Cruelty and Cake…slightly altered drafts
Don't wake up so late. Don't stay out all night drinking with your friends. It's alright for them but you are more fragile. Don't brush your hair back from your forehead. Your forehead is too big. If you wear your make-up this way your nose will look smaller. If you do these exercises your jawline will become more defined. That's too much make-up. That skirt is too short.
Don't speak to that boy. Come listen to this boy play music; come eat dinner with this man from Oxford University. If you are not careful you will make all the mistakes that I did. Don't crack the eggs like that. I'll do it. I can't believe you're eighteen years old and you don't know how to break an egg. Don't stay at that boy's house. Don't get married to him. He will never be able to provide for you.
If you study this subject you must be aware that you will have to become a lawyer or a teacher afterwards. Don't listen to actors, they have given you wild ideas. Don't you want any money when you are older? Don't you want to live? I am only trying to stop you making the mistakes your father made. You look like your father.
Your sister is looking beautiful. Yesterday she baked me a wonderful cake. Her young man is doing very well. I'm glad you asked.
Now pick the eggshells out of the mix and I'll show you how to stir.
Cruelty story (untitled)
There was something strange about the way they walked, something confusing and ragged. Three of them were crying. All girls, about my age perhaps, some a few years younger. We rolled down the window but they told us to drive on.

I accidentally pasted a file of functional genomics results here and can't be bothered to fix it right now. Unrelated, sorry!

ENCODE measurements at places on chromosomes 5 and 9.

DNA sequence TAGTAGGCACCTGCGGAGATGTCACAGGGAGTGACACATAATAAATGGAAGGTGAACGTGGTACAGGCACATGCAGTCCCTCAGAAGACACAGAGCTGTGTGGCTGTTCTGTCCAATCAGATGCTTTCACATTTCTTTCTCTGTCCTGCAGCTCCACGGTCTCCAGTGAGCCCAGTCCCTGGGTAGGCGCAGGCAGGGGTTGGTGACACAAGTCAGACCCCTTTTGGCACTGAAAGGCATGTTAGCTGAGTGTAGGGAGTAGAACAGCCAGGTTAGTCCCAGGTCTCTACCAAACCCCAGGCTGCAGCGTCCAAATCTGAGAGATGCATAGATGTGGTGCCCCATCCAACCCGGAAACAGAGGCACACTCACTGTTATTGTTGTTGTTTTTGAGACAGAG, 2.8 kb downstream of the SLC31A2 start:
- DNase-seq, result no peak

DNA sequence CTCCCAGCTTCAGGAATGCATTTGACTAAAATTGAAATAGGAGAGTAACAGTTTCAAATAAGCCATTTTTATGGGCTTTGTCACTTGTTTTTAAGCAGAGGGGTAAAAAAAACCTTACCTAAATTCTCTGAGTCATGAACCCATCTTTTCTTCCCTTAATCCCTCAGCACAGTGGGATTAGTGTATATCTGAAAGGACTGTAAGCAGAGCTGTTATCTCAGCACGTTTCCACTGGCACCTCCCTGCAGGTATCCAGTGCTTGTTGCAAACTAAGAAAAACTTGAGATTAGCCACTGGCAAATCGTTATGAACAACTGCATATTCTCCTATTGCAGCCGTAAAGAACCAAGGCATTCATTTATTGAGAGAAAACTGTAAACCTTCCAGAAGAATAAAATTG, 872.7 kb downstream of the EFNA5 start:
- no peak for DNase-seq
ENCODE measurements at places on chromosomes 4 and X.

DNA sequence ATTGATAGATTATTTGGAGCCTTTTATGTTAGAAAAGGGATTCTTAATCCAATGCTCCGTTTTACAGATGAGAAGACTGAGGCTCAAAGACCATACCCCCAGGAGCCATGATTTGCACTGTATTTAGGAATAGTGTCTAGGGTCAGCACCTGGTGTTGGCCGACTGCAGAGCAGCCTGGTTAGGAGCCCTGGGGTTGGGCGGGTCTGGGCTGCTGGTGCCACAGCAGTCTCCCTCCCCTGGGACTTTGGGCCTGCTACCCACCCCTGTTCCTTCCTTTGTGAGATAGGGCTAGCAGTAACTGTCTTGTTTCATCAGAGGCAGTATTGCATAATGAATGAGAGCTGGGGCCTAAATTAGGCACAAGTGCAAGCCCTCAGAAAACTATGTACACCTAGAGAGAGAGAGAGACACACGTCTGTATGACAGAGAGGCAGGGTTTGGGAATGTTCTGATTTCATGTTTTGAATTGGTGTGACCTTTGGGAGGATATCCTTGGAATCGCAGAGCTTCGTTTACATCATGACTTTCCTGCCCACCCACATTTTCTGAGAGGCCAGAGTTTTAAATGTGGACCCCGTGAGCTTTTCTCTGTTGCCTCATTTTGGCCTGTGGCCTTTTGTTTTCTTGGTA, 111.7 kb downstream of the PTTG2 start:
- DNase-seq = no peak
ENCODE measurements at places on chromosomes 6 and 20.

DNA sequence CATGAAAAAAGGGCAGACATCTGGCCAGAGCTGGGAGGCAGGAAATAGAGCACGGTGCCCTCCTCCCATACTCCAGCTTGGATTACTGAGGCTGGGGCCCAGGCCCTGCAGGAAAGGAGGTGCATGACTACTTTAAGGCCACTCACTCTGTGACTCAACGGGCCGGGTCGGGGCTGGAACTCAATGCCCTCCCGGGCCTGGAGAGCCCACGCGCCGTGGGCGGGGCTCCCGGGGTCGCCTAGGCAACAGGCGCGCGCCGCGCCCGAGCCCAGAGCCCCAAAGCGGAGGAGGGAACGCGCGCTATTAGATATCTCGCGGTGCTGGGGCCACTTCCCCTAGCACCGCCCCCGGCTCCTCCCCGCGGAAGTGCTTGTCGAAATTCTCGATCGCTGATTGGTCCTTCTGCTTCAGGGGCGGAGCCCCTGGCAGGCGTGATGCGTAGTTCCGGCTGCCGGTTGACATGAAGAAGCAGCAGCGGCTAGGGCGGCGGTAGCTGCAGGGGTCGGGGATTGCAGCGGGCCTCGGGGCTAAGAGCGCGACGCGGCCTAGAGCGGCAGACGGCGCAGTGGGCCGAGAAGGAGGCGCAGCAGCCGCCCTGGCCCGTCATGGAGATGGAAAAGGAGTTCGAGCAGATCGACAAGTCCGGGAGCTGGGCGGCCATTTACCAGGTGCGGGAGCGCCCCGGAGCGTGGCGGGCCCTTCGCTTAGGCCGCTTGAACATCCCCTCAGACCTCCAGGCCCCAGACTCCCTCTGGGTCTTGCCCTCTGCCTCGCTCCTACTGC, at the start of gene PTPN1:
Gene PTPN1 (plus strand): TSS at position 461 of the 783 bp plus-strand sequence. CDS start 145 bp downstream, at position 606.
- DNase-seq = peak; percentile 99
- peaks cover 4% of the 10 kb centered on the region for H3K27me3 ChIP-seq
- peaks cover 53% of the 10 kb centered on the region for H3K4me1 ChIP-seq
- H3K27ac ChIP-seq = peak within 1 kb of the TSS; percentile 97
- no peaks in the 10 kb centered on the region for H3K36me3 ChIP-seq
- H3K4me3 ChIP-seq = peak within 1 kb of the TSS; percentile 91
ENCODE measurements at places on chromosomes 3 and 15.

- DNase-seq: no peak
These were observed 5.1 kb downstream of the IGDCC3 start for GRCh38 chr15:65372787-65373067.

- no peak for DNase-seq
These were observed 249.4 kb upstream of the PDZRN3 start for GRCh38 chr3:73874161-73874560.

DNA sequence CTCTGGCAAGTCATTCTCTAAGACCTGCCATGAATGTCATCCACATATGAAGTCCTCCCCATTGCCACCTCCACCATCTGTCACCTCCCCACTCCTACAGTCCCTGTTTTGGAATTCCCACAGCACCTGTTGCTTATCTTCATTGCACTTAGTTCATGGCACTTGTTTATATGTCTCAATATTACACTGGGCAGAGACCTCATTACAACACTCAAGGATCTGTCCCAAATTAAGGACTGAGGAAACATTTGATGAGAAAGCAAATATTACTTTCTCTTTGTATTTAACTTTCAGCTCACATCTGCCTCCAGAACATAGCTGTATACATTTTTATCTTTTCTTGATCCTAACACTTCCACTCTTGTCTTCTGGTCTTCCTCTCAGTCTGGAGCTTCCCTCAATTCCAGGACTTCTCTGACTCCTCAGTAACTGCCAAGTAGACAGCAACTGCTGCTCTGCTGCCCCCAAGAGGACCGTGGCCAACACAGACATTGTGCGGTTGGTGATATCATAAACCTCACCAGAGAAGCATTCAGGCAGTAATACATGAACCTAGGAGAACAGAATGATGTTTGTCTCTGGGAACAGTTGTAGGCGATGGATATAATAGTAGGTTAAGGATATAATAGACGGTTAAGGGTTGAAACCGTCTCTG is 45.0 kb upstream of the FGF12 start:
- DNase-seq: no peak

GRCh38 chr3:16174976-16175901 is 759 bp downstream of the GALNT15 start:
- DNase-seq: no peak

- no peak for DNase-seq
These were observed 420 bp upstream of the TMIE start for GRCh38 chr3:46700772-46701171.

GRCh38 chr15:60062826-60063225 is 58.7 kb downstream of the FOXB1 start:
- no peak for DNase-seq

We were heading towards the park and the little railway station whose roof was covered with leaves. The evening light made it more beautiful than it actually was.
I heard later that one of the girls who was mixed-race had become whitewashed due to the company she kept. A few hours before sunset her black friends had marched her two white friends down the leafy railway line to prevent this from happening again.
The sun behind me melted silently through the Georgian houses, red light running everywhere. I glanced back. The silhouette of one girl took hold of the head of another, moving oddly, harshly like a shadow puppet, while a third girl drove a knee into her face.
The impact which I felt in my own head was tiny and deafening. The distant blow seemed to make a quiet popping sound.
We drove back towards the shadow-puppets, but many of them saw us coming and ran away.